Relationship between Aptitude for Concept Maps/Case Studies, and Learning Preference Style

2.50
Hdl Handle:
http://hdl.handle.net/10755/160370
Type:
Presentation
Title:
Relationship between Aptitude for Concept Maps/Case Studies, and Learning Preference Style
Abstract:
Relationship between Aptitude for Concept Maps/Case Studies, and Learning Preference Style
Conference Sponsor:Midwest Nursing Research Society
Conference Year:2002
Author:Wood, Karen
P.I. Institution Name:Saint Xavier University
Title:Associate Professor
Contact Address:School of Nursing, 3700 West 103rd Street, Chicago, IL, 60655, USA
Contact Telephone:773.298.3746
The purpose of this study was to describe the relationship between learning style preference and nursing students' aptitudes for concept maps and case studies. The study was based on a conceptual framework that posits four categories of learning styles, with individuals demonstrating aptitude for teaching/learning strategies that are congruent with their learning style. The sample included students in a baccalaureate nursing program, who were enrolled in the medical-surgical nursing courses at junior (n=13) or senior (n=37) level during spring semester 2001. Students in the junior-level course completed one concept map and one case study as graded assignments for the course. Students in the senior-level course completed three graded concept maps. Subjects completed the Learning Style Survey (LSS), an adaptation of the Kolb and McCarthy Learning Style Inventory, and a Concept Map/Case Study survey designed for this study. Students were categorized as one of four learning preference types, based on their LSS scores. The majority of students (53.2%) were categorized as "active experimenters" (AE). Among the senior group, AE's had significantly lower concept map grades than the other learning style groups. There was a moderate correlation (r=0.55, p=.005) between mean concept map grade and final course grade for seniors. For the junior group, no differences were found in concept map or case study grades for any of the groups. Analysis of survey data is underway. Preliminary data analysis suggests that students with an AE learning preference may have more difficulty with concept mapping than students with other types of learning preferences.
Repository Posting Date:
26-Oct-2011
Date of Publication:
17-Oct-2011
Sponsors:
Midwest Nursing Research Society

Full metadata record

DC FieldValue Language
dc.typePresentationen_GB
dc.titleRelationship between Aptitude for Concept Maps/Case Studies, and Learning Preference Styleen_GB
dc.identifier.urihttp://hdl.handle.net/10755/160370-
dc.description.abstract<table><tr><td colspan="2" class="item-title">Relationship between Aptitude for Concept Maps/Case Studies, and Learning Preference Style</td></tr><tr class="item-sponsor"><td class="label">Conference Sponsor:</td><td class="value">Midwest Nursing Research Society</td></tr><tr class="item-year"><td class="label">Conference Year:</td><td class="value">2002</td></tr><tr class="item-author"><td class="label">Author:</td><td class="value">Wood, Karen</td></tr><tr class="item-institute"><td class="label">P.I. Institution Name:</td><td class="value">Saint Xavier University</td></tr><tr class="item-author-title"><td class="label">Title:</td><td class="value">Associate Professor</td></tr><tr class="item-address"><td class="label">Contact Address:</td><td class="value">School of Nursing, 3700 West 103rd Street, Chicago, IL, 60655, USA</td></tr><tr class="item-phone"><td class="label">Contact Telephone:</td><td class="value">773.298.3746</td></tr><tr class="item-email"><td class="label">Email:</td><td class="value">wood@sxu.edu</td></tr><tr><td colspan="2" class="item-abstract">The purpose of this study was to describe the relationship between learning style preference and nursing students' aptitudes for concept maps and case studies. The study was based on a conceptual framework that posits four categories of learning styles, with individuals demonstrating aptitude for teaching/learning strategies that are congruent with their learning style. The sample included students in a baccalaureate nursing program, who were enrolled in the medical-surgical nursing courses at junior (n=13) or senior (n=37) level during spring semester 2001. Students in the junior-level course completed one concept map and one case study as graded assignments for the course. Students in the senior-level course completed three graded concept maps. Subjects completed the Learning Style Survey (LSS), an adaptation of the Kolb and McCarthy Learning Style Inventory, and a Concept Map/Case Study survey designed for this study. Students were categorized as one of four learning preference types, based on their LSS scores. The majority of students (53.2%) were categorized as &quot;active experimenters&quot; (AE). Among the senior group, AE's had significantly lower concept map grades than the other learning style groups. There was a moderate correlation (r=0.55, p=.005) between mean concept map grade and final course grade for seniors. For the junior group, no differences were found in concept map or case study grades for any of the groups. Analysis of survey data is underway. Preliminary data analysis suggests that students with an AE learning preference may have more difficulty with concept mapping than students with other types of learning preferences.</td></tr></table>en_GB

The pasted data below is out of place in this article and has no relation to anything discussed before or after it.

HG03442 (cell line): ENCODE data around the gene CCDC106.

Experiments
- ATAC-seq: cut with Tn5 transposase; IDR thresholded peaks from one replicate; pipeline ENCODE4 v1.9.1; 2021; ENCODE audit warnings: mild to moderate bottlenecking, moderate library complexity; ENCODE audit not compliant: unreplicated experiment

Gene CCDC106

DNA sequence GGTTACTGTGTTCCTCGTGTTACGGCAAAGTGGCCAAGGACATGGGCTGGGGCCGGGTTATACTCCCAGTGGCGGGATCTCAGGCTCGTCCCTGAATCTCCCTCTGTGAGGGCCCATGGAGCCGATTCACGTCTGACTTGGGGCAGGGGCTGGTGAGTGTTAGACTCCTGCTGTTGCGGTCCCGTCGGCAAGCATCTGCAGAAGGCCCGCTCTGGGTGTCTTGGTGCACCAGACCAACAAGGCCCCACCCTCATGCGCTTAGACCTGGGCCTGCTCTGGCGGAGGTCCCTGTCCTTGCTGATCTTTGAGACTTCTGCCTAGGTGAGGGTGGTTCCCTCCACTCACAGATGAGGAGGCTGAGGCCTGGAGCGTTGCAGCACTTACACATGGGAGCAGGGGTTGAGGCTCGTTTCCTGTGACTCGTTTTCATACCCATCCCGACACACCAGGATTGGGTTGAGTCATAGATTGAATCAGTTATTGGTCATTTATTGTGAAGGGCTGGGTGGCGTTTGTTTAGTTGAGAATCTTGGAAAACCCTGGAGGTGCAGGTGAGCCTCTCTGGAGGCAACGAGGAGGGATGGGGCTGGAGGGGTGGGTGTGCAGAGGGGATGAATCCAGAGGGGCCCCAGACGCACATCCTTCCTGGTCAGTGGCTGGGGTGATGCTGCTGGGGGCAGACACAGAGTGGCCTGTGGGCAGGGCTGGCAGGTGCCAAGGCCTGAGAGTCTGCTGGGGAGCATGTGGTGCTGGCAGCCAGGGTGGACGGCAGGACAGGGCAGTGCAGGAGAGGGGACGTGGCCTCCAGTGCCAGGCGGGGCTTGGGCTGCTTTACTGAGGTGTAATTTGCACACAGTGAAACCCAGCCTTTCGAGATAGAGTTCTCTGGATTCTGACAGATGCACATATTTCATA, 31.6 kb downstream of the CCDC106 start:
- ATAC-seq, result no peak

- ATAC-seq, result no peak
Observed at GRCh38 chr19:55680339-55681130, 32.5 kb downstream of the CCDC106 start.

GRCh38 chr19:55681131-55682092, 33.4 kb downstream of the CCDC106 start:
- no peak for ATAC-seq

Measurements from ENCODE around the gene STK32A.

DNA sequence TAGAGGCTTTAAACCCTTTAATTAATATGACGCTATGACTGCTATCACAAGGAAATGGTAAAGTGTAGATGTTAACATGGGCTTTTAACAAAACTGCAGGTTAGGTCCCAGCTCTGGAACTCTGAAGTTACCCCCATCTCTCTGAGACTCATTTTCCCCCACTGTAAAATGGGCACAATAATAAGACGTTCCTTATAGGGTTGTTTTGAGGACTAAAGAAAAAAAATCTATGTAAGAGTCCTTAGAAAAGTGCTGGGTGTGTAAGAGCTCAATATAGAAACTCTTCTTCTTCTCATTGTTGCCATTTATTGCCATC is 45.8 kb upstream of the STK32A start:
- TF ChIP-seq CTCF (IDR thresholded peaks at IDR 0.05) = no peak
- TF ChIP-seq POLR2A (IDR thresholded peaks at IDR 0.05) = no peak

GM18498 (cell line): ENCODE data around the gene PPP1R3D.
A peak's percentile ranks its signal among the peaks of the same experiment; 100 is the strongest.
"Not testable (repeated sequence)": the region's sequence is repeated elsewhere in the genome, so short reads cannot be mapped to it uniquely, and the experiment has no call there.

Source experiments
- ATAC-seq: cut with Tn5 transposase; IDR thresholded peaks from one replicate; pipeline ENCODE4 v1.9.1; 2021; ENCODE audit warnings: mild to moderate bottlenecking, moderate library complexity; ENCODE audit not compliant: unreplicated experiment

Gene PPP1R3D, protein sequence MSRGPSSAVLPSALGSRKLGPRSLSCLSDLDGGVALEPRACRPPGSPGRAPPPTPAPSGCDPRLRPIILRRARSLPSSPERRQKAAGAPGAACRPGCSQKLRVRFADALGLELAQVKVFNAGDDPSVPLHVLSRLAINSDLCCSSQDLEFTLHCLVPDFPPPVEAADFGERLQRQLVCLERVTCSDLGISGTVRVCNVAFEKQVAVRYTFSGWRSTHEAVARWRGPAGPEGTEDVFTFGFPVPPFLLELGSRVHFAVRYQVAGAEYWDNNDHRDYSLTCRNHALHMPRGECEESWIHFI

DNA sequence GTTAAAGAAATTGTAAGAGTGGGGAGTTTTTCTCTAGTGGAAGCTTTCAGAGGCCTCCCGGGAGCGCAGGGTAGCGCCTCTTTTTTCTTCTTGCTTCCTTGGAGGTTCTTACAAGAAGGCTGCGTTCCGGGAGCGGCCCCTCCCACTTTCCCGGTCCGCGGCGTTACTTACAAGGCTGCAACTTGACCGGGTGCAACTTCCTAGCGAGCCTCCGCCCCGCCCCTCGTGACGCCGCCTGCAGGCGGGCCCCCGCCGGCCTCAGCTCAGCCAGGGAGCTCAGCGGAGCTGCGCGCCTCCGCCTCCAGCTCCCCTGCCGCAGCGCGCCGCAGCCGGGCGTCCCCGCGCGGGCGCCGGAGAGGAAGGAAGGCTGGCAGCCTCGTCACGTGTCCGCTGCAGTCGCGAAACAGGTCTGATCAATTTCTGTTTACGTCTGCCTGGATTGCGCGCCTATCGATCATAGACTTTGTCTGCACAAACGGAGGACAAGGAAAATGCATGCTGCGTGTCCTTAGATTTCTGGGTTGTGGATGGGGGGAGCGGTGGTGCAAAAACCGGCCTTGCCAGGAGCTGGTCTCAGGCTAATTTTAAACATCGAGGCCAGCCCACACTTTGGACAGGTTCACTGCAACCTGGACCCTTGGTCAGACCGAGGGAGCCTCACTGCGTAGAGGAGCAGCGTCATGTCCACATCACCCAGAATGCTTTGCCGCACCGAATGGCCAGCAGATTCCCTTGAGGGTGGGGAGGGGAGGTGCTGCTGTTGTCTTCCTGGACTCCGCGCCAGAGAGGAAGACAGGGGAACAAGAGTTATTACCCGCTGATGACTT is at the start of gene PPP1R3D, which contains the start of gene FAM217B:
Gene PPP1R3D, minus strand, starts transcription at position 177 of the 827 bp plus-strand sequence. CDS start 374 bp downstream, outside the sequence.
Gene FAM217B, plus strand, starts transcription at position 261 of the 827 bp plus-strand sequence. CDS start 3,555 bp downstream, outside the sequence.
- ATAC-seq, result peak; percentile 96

dc.date.available2011-10-26T22:52:44Z-
dc.date.issued2011-10-17en_GB
dc.date.accessioned2011-10-26T22:52:44Z-
dc.description.sponsorshipMidwest Nursing Research Societyen_GB
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